Field observations and assessment of the response to an outbreak of White Spot Disease (WSD) in Black Tiger Prawns (Penaeus monodon) farmed on the Logan River in November 2016

Project Number:



DigsFish Services Pty Ltd

Principal Investigator:

Ben Diggles

Project Status:


FRDC Expenditure:





1. Undertake assessment on the causative factors for the outbreak of WSD in the prawn farms in the Logan River region

2. Provide technical advice to APFA, QSIA, ACPF, Sunfish, ARFF and FRDC on the technical information arising from the eradication program for WSD

3. Undertake research and sampling for later assessment on how to improve the management of WSD and its erradication

Field observations and assessment of the response to an outbreak of White Spot Disease (WSD) in Black Tiger Prawns (Penaeus monodon) farmed on the Logan River in November 2016.

Final Report
Author(s):B. K. Diggles
Date Published:February 2017
This report provides independent documentation and analysis of events related to a White Spot Disease (WSD) outbreak in Black Tiger Prawns (Penaeus monodon) cultured on the Logan River from late November 2016 until February 2017. Disease was first observed on the index farm (1IP) on 22nd Nov 2016 and spread rapidly to affect multiple ponds adjacent to and downwind from the index pond, suggesting on-farm spread via aerobiological means (aerosols) and probably via mechanical vectors (insects, toads, birds). By Monday 5th Dec WSD had spread to a second farm (3IP), 1 km north of the index farm and the White Spot Syndrome Virus (WSSV) was found in wild prawns (Metapenaeus spp., Acetes spp., n = 6) sampled from the Logan River near 3IP. By Thursday 8th Dec WSD had spread to a third farm (4IP) around 2 km downriver, while a separate compartment of the first farm (2IP) recorded clinical disease on 12th Dec. An isolated case of a single clinically normal mud crab (Scylla serrata) positive for WSSV was recorded in the outlet canal of a 7th (then non-infected) farm (7ARP, 7.3 km east of 1IP) on 23rd Dec. Subsequently, disease spread to a 5th farm around 5 km downriver (5IP) with clinical disease recorded on 28th Dec. Spread between these 5 farms did not appear random. In all cases index ponds at each farm were located at the southern ends of intake canals, downwind from the mainly northerly winds at the time. Location of index ponds along intake canals was the only consistent risk factor once other risk factors (PL source, pond stocking date, food source, water quality) were assessed at each site.  Index pond location and non-random distribution of crustaceans and vectors within the intake canals suggests that the affected farms bought in the disease agent through their intake canals via unidentified, possibly planktonic, carrier hosts. The sixth farm infected (8IP) was drawing water from southern Moreton Bay and was positive for WSSV in samples taken on 24th Jan 2017 during the later stages of harvest. The final farm (7ARP) remained uninfected until 11th Feb 2017. This farm may have been infected from nearby 8IP where hundreds of birds were observed wading in WSSV positive ponds on 3rd Feb. The WSSV positive P. monodon sampled from the river near 3IP (25th Jan) and on mud flats near the outlet of 8IP on 8th Feb 2017 are considered likely to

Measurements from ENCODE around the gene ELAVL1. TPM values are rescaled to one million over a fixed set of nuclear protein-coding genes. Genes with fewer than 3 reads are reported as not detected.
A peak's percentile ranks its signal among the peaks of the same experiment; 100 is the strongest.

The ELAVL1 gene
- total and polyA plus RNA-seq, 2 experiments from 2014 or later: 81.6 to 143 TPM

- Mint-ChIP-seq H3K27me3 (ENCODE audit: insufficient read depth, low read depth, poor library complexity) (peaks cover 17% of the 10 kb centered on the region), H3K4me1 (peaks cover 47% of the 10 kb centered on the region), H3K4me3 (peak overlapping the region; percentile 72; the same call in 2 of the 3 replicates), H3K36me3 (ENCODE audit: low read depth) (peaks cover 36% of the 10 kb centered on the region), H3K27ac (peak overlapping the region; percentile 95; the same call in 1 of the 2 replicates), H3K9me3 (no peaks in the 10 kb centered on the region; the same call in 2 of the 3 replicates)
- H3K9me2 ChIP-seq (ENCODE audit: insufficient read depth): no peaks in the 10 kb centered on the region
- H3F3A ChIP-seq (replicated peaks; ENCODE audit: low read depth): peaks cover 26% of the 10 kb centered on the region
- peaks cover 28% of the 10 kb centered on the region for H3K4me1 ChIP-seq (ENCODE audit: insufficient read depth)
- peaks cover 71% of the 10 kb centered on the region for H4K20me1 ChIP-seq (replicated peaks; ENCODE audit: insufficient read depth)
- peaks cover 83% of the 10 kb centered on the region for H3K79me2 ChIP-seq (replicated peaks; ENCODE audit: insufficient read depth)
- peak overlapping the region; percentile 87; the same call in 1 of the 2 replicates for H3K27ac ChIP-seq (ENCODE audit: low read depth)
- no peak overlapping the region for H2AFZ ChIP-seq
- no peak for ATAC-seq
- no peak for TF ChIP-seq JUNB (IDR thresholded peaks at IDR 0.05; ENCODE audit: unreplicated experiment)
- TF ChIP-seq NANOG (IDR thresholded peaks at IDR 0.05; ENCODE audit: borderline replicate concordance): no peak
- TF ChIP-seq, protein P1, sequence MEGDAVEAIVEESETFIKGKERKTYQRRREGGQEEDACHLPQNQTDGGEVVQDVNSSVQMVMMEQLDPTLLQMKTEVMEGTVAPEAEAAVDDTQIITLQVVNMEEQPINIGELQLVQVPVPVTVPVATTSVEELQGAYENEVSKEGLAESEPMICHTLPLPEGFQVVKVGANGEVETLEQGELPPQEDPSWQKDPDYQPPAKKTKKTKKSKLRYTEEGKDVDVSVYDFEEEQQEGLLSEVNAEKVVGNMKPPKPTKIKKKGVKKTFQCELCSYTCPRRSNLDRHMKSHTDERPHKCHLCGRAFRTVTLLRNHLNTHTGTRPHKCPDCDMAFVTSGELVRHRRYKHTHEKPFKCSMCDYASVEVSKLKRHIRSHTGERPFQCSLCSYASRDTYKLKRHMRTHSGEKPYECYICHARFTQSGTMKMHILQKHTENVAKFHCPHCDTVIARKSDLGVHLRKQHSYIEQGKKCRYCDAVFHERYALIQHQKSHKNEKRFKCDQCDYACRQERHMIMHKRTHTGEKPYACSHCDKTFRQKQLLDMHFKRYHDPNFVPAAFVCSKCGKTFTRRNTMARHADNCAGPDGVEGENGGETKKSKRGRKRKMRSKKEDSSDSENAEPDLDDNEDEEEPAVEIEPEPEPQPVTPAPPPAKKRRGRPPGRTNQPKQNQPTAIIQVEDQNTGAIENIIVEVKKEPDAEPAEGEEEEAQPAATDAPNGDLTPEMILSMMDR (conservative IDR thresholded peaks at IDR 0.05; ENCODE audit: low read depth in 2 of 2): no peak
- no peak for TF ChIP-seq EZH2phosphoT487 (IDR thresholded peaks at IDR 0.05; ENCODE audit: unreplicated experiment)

be farm escapees, but genetic testing is required to confirm this assumption.
While its possible that introduction of WSSV to farms 4IP, 5IP and 8IP downriver from the 1IP/2IP/3IP farm cluster may be explained by predictable downstream movement of water and/or carriers as per CSIRO modelling, the mode of introduction of the virus into index farm 1IP and the anomalous positive mud crab in the outlet of 7ARP requires thorough investigation. Sources of feed, equipment or hatchery supplies of PL do not appear to explain the emergence of the disease at 1IP. Instead, the epidemiology and chronology of disease spread together with evidence of significant recreational fishing effort in and adjacent to the intake canal at 1IP, strongly suggests, in my professional opinion, that the incursion pathway was most likely introduction of WSSV via the 1IP intake canal. Indeed, surveys by Fisheries officers allegedly found several groups of recreational fishers using imported green prawns as bait within 500 meters of the intake of farm 3IP, and of these 33% of bait samples were positive for WSSV. This pathway is plausible given evidence that; 1. Increasing numbers of recreational fishers are using imported prawns as bait, and 2. Biosecurity breakdowns at the international border resulting in c. 50-54% of imported green prawns sold at the retail counter being WSSV positive in the leadup to Christmas/New Year 2016. The risk profile for this pathway may have increased since the 2009 Import Risk Analysis for prawn products, meaning that the risk analysis needs to be thoroughly reviewed and updated to more accurately reflect the various risk pathways and new emerging diseases prevalent in the world today.
Keywords:  White Spot Disease, WSSV, Black Tiger Prawn, Mud Crab, Logan River, Moreton Bay